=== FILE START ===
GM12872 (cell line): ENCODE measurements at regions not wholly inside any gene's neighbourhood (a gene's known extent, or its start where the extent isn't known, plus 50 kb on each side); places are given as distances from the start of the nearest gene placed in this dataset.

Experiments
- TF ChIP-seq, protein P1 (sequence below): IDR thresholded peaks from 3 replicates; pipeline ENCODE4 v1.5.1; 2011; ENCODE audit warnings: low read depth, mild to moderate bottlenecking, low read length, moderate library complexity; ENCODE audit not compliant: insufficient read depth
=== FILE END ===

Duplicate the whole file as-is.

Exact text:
GM12872 (cell line): ENCODE measurements at regions not wholly inside any gene's neighbourhood (a gene's known extent, or its start where the extent isn't known, plus 50 kb on each side); places are given as distances from the start of the nearest gene placed in this dataset.

Experiments
- TF ChIP-seq, protein P1 (sequence below): IDR thresholded peaks from 3 replicates; pipeline ENCODE4 v1.5.1; 2011; ENCODE audit warnings: low read depth, mild to moderate bottlenecking, low read length, moderate library complexity; ENCODE audit not compliant: insufficient read depth